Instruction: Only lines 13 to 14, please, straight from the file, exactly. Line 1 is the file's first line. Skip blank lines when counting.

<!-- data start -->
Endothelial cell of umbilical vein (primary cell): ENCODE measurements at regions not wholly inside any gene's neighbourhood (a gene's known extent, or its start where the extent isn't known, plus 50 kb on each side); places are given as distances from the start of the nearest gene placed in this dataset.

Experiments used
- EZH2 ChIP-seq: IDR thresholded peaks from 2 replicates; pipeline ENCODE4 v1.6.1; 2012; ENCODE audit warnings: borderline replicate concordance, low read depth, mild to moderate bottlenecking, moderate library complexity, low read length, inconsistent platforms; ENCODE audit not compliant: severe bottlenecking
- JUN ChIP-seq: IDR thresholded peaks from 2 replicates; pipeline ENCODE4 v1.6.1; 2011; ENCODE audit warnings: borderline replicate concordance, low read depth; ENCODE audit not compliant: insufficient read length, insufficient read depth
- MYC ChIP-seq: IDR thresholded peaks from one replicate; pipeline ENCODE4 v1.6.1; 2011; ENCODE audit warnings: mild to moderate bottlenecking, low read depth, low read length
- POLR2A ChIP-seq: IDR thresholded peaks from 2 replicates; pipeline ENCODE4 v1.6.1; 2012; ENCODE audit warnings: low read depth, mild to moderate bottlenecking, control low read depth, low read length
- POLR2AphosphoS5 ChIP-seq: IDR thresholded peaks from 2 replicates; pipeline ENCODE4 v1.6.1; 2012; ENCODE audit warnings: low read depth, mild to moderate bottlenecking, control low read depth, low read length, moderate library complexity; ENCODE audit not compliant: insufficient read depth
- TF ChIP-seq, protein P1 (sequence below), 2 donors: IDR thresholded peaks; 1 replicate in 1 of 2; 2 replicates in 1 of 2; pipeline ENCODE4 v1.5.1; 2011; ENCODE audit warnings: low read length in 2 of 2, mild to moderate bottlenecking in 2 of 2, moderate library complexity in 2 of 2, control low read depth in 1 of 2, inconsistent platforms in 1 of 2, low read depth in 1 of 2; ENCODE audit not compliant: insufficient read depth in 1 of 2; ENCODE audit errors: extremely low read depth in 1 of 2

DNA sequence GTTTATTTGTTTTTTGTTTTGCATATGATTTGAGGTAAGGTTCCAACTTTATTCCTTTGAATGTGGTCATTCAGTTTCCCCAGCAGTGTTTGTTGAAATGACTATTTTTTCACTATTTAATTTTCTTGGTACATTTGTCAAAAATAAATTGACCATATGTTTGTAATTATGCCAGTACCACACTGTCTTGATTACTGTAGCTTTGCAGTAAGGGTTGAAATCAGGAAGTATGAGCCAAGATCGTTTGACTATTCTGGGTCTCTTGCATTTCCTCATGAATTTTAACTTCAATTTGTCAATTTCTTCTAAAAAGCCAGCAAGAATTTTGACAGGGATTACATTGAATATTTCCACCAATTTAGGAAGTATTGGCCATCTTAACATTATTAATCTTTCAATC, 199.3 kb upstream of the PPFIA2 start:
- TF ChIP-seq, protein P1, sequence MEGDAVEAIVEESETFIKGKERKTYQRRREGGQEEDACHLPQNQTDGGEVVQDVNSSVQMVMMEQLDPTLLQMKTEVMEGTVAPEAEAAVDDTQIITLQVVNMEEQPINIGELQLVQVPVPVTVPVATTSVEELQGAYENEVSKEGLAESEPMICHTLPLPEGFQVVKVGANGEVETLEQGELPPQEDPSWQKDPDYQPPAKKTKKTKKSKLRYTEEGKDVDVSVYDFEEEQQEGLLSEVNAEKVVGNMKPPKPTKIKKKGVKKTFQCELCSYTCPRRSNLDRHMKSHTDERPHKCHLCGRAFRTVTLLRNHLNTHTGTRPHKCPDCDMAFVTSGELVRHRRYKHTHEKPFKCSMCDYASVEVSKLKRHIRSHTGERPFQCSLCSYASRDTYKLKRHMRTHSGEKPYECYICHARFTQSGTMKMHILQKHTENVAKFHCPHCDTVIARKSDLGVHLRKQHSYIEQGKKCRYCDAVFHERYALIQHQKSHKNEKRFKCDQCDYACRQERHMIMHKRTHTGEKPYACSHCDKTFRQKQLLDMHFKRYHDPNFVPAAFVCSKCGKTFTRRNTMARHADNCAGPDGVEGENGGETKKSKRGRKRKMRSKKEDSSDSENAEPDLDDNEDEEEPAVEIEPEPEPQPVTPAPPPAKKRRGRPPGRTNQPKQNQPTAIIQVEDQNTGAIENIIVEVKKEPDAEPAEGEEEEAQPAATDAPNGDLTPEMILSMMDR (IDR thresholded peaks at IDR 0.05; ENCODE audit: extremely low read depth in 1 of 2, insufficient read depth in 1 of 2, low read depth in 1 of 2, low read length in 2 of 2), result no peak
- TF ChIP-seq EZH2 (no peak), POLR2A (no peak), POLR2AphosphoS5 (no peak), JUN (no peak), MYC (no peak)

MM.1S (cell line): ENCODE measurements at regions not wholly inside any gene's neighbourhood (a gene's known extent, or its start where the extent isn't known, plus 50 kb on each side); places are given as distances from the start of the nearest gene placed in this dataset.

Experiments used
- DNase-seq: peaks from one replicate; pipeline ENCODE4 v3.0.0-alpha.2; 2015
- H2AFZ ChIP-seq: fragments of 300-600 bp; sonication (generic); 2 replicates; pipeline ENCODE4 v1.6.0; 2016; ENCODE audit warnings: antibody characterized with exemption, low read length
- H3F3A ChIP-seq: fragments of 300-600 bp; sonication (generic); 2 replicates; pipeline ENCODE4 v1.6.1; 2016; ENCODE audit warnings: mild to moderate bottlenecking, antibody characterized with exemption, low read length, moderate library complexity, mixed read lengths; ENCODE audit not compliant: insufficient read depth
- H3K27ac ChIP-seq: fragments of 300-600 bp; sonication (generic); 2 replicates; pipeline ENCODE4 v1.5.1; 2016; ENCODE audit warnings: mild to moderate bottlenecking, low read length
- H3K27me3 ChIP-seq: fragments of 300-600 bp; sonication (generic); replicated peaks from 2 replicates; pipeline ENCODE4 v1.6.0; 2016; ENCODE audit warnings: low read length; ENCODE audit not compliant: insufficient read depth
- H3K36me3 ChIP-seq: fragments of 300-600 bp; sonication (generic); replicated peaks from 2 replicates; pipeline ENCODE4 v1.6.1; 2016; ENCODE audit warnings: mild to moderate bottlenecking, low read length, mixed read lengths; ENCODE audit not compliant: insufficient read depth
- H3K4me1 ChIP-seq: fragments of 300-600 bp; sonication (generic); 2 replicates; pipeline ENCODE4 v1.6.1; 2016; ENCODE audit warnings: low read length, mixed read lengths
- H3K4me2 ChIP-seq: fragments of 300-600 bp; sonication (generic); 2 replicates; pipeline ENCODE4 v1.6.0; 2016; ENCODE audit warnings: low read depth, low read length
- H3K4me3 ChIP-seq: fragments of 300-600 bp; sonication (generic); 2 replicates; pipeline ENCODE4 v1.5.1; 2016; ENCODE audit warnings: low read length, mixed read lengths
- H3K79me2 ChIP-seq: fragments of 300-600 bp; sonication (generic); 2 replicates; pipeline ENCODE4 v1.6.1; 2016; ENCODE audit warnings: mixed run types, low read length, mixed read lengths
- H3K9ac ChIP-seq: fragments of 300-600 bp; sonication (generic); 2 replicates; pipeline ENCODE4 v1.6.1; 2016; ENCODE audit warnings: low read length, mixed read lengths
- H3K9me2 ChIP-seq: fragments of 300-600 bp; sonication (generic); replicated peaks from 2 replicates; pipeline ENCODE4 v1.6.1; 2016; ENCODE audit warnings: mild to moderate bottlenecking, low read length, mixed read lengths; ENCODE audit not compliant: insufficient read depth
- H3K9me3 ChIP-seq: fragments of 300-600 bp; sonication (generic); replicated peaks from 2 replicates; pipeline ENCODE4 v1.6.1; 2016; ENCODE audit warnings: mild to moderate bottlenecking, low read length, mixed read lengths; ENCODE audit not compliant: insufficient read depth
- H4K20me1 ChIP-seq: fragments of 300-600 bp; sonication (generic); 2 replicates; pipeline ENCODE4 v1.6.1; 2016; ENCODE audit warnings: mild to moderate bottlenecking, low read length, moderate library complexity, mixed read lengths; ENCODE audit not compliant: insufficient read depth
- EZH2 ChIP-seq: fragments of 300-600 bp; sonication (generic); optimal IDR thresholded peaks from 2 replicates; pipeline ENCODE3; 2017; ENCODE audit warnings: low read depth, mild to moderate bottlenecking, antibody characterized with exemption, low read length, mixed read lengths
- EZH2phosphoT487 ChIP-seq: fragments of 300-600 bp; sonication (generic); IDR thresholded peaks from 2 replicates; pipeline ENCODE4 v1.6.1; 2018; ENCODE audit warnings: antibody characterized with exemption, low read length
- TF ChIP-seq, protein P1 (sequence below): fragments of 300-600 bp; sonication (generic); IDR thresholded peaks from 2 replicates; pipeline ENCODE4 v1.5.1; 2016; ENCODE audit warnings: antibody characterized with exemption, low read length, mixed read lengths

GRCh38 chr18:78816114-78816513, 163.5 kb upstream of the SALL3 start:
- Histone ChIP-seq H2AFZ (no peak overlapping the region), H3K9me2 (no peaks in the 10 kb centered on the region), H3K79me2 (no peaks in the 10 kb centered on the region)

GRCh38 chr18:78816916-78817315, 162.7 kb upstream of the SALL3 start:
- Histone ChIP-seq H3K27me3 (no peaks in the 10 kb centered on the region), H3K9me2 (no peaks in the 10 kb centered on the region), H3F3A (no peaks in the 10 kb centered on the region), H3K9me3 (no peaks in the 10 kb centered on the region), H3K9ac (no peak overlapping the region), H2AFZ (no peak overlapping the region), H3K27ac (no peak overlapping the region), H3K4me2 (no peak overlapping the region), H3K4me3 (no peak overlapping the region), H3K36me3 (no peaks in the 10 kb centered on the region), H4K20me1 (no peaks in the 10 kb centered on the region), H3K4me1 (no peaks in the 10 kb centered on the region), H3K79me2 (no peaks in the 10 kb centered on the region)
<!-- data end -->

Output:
Experiments used
- DNase-seq: peaks from one replicate; pipeline ENCODE4 v3.0.0-alpha.2; 2015